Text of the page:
In Bayards opinion, saying that you havent read a particular book or taking about it is the same. As long as you have the courage, therefore, there is no reason not to say frankly that you havent read any particular book, nor to abstain from expressing your thoughts about it, he says. The experience of not having read a book is the most common of scenarios, and only in accepting our non-reading without shame can we begin to take an interest in what is actually at stake, which is not a book but a complex interpersonal situation of which the book is less the object than the consequence.
According to Bayard, any book is not important per se. Its the authors place in the literary system that makes the book more or less valuable (just like a film is not important by itself, but if it is made by someone like Steven Spielberg, we immediately attach a certain kind of value to it). Quoting an example from a Balzac novel Lost Illusions, Bayard proves that it is the authors value, his place in the literary system, that determines the value of the book. Also, he says: An authors place in the literary system is eminently malleable, moreover, which means that the value of the book is malleable as well.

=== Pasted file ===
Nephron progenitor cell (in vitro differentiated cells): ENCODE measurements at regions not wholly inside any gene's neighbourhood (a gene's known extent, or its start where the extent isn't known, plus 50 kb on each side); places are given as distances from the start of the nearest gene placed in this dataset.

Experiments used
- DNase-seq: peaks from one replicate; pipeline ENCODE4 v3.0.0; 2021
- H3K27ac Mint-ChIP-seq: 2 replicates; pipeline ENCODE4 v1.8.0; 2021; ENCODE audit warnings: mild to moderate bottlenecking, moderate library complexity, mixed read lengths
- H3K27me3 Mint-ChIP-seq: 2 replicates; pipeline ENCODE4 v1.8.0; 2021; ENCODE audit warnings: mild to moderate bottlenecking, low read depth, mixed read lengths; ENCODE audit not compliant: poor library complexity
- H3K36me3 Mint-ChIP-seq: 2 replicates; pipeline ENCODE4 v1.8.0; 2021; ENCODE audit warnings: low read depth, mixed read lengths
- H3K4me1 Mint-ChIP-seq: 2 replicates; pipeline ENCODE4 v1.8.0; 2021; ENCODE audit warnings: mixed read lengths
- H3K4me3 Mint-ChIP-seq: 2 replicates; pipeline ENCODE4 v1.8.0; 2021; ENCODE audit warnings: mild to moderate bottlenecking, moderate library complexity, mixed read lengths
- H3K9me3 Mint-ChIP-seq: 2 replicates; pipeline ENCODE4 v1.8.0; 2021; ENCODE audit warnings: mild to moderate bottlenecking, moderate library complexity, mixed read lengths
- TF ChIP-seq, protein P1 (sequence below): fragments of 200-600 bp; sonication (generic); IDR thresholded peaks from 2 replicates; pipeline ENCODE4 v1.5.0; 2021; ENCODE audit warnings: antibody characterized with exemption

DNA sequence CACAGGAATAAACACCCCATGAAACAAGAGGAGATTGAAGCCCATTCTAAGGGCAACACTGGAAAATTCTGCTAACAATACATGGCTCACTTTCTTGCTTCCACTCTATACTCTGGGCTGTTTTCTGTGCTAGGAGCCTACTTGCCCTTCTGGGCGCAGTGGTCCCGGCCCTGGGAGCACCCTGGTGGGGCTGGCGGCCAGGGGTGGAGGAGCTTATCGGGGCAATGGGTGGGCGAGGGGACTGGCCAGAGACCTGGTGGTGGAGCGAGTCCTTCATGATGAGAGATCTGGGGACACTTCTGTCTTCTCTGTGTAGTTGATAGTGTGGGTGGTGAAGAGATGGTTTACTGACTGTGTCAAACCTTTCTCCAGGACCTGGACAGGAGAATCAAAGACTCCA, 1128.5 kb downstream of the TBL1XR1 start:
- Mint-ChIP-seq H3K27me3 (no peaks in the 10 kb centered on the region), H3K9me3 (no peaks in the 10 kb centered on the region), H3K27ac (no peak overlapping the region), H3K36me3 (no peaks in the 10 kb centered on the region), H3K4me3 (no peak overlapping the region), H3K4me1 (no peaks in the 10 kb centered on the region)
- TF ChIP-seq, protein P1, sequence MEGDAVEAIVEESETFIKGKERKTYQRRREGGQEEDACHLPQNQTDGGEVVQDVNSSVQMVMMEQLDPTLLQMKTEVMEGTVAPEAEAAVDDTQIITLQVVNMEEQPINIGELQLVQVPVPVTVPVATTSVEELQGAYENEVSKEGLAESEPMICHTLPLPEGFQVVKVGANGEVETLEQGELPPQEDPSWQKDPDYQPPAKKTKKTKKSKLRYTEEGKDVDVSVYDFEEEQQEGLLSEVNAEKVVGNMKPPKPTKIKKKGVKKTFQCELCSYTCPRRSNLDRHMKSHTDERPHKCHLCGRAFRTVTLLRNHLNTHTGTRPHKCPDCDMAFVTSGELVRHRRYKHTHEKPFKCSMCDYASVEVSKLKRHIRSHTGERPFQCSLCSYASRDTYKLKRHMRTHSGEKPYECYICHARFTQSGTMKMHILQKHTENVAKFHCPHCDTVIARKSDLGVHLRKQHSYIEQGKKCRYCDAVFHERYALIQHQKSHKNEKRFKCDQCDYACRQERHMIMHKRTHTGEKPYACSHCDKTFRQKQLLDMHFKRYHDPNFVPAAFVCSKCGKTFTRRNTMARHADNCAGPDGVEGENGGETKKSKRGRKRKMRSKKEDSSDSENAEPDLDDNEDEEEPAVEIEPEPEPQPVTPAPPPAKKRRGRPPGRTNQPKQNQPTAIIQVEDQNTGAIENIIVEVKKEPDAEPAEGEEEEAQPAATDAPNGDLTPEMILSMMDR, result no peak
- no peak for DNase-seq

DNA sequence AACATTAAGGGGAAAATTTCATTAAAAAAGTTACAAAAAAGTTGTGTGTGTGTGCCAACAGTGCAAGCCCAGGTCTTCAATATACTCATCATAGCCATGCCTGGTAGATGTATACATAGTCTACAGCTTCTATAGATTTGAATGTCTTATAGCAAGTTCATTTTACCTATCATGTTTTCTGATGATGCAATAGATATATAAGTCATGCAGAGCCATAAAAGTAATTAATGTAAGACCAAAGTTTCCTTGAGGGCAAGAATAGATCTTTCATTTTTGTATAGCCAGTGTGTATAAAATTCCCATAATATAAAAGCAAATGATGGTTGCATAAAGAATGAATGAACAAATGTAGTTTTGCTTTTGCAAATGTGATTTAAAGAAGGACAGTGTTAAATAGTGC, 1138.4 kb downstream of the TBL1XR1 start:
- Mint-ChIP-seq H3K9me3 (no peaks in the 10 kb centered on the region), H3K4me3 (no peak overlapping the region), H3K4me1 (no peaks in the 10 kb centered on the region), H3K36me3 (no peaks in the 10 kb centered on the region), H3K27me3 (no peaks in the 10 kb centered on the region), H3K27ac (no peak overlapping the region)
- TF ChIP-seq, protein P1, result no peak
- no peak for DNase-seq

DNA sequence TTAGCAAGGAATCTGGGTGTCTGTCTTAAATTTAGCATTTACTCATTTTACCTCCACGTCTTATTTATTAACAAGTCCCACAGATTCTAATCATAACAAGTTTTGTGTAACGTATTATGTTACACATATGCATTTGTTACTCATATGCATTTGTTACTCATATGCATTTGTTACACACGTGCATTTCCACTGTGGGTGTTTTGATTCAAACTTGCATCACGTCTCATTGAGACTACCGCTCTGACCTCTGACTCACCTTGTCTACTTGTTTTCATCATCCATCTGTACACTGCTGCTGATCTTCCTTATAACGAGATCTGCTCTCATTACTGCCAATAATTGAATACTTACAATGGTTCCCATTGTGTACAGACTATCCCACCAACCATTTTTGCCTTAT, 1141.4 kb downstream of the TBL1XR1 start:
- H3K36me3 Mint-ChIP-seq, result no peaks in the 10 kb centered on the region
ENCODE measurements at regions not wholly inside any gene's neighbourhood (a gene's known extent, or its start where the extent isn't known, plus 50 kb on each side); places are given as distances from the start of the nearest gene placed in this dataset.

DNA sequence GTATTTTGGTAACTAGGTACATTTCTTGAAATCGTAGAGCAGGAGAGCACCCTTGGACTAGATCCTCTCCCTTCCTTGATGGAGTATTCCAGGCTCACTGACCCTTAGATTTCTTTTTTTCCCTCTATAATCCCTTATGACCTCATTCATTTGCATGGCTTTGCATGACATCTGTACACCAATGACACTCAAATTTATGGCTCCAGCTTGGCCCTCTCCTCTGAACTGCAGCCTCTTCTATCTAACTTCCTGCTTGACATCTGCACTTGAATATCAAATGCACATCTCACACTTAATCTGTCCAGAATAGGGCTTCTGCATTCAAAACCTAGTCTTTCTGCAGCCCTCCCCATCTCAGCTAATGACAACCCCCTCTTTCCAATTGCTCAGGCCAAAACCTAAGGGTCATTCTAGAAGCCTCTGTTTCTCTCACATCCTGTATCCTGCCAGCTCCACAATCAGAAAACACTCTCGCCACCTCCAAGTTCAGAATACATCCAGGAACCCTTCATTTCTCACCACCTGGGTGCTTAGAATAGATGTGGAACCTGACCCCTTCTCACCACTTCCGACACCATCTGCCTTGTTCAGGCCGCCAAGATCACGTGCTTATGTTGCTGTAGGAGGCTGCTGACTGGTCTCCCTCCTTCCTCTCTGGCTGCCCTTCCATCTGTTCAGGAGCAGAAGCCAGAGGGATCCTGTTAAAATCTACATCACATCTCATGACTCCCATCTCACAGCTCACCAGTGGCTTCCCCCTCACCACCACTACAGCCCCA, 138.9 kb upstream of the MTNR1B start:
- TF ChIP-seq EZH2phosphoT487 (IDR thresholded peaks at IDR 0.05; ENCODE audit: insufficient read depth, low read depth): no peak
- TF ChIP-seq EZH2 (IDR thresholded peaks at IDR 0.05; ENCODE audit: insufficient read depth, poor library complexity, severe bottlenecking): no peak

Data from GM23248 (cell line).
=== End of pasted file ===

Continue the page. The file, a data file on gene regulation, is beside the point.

And read this. This would comfort you: In a world where opening a book in order to talk about it is laughable, any opinion is fine as long as you can defend it. The book itself, reduced to pure pretext, has, in a sense, ceased to exist.
Bayards discussion in his book mainly centres around examples from literature and cinema but I think we can extend his logic to management literature too. Read the book if you can and you will know. Next time, if someone asks you about Blink or The Outliers, you will feel confident in taking your conversation partner to a corner of the room and giving him or her a piece of your mind without sounding foolish or unimpressive.
Zafar Anjum is the online editor of MIS Asia portal.
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